I got Elantris for my birthday yesterday, and immediately dove into it. If you’ve been reading my blog, you know that I’ve really wanted to read this for a while. I think Brandon Sanderson is my favourite fantasy writer, and this is his debut novel.
Elantris is about the city of Elantris, which was once radiant and magical, where all of its inhabitants were benevolent, and used their magic to benefit the people. However, Elantris fell ten years ago, and its inhabitants are basically zombies who can still think. People are still being turned into Elantrians, but it is no longer a blessing. The religious zealot kingdom of Fjordell is getting very powerful, and Prince Raoden of Arelon is about to be married to Princess Sarene of Teod, forming an important political treaty between their nations in the hope of resisting Fjordell. However, a few days before their wedding, Raoden is taken by the Shaod and turned into an Elantrian, and Sarene is declared his widow. Now Raoden needs to find hope in the anarchy and despair of Elantris, and Sarene needs to stop Hrathen, the Fjordell priest from converting and subjugating both her adopted kingdom and her home kingdom.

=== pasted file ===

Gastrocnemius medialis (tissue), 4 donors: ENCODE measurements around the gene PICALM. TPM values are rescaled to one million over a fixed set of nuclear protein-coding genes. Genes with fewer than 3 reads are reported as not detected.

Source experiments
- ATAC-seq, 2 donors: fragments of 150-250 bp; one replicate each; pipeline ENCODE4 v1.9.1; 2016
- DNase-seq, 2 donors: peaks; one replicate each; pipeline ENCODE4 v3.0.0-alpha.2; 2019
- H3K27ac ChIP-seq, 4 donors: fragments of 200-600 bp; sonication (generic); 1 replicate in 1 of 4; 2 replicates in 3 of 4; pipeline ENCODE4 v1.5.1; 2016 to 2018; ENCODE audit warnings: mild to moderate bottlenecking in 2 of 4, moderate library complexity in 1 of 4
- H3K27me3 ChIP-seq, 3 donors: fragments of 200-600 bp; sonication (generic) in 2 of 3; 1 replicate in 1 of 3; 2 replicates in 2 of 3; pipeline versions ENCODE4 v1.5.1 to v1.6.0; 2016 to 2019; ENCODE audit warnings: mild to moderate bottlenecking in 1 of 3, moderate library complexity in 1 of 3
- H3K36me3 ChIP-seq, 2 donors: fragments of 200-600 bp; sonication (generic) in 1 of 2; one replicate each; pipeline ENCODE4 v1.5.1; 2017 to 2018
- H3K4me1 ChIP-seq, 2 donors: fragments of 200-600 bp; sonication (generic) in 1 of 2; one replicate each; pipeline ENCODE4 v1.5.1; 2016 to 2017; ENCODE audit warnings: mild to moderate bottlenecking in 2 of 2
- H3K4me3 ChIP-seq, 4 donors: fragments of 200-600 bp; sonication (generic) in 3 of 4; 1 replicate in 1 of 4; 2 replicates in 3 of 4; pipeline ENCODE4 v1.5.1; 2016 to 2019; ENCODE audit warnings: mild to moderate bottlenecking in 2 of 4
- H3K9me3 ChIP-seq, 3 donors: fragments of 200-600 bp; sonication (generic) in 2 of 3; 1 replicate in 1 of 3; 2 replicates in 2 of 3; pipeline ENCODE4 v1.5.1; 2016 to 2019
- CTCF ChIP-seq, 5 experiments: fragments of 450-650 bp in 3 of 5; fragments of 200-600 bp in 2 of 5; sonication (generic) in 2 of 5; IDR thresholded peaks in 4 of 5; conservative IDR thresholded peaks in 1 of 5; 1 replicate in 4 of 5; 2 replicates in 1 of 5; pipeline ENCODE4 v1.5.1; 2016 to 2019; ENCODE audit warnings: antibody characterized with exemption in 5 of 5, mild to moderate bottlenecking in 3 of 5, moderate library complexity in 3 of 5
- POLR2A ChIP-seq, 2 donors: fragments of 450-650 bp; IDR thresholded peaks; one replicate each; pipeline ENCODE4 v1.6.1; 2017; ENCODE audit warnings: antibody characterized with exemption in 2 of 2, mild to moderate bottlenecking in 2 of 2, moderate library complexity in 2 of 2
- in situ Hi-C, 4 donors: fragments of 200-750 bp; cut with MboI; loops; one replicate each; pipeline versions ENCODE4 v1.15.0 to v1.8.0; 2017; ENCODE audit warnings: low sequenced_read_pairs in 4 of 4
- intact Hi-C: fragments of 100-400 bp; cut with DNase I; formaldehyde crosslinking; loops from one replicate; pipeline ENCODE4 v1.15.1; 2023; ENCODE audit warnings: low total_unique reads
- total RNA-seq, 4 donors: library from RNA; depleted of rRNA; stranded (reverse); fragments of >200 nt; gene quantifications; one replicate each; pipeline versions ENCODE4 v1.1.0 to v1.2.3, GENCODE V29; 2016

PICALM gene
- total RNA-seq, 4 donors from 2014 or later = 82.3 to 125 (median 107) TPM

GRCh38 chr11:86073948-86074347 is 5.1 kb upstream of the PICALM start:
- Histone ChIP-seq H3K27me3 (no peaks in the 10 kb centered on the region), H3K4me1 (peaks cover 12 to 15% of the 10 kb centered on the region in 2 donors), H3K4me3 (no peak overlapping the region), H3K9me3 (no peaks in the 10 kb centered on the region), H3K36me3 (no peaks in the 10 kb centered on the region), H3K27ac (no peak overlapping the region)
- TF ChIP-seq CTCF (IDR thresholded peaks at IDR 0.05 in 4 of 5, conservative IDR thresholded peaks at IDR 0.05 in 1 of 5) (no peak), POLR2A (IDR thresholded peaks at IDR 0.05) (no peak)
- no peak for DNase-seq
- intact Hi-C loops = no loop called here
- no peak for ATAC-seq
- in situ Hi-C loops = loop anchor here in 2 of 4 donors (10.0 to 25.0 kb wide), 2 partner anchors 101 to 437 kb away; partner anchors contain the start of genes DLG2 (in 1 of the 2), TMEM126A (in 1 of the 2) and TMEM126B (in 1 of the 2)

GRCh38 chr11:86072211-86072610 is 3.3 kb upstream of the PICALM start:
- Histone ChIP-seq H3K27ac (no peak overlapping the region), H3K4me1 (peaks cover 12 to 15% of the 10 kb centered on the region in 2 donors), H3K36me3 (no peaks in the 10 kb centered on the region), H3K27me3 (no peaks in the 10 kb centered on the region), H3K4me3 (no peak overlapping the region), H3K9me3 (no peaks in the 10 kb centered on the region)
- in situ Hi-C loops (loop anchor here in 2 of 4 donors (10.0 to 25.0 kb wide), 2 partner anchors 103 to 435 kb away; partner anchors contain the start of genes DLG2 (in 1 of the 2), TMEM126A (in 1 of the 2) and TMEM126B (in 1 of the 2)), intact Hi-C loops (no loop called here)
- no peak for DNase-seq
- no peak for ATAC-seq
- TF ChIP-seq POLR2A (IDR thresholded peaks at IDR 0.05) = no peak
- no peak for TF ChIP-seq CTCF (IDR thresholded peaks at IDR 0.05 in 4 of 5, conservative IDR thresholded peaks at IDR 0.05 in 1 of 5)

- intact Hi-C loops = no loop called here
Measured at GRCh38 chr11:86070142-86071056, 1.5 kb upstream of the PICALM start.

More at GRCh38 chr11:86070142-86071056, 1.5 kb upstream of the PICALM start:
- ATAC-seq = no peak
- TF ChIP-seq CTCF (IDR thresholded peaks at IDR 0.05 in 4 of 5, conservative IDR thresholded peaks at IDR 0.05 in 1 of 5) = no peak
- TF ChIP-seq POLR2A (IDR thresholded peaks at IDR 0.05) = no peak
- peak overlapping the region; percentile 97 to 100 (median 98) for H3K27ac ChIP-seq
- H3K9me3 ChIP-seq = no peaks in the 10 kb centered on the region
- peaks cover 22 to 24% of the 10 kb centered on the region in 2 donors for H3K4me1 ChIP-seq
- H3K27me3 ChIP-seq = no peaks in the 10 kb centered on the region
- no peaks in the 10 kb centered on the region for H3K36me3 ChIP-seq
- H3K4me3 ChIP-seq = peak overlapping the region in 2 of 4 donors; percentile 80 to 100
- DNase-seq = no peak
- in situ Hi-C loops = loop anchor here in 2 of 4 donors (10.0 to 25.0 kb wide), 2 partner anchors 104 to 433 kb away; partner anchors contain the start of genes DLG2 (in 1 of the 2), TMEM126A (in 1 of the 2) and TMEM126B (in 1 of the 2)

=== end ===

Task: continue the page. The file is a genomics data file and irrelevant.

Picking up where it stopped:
I really liked this book. Sarene and Raoden are both people that you want to root for; they’re both intelligent and principled, and very well-matched. I was a bit surprised at how quickly their romance came together at the end (primarily because Sarene is otherwise so sceptical), but other than that, I thought they had great chemistry. Hrathen is also a great point of view character; he’s devoted to his faith but also a rationalist. His battle with Sarene over the conversion of the Arelish people was pretty interesting.
As usual with a Brandon Sanderson book, the magic system was very well thought out. As also seems to be the case with his standalone fiction (I’m looking at you , The Alloy of Law), every loose thread is not explained at the end, which is frustrating because now I really want a sequel!
I don’t think I can say very much more about this book – I was pretty much completely immersed in the world and didn’t get out of it enough to think about what I liked or disliked about it. I’m really excited to read Brandon Sanderson’s annotations of Elantris, available for free online.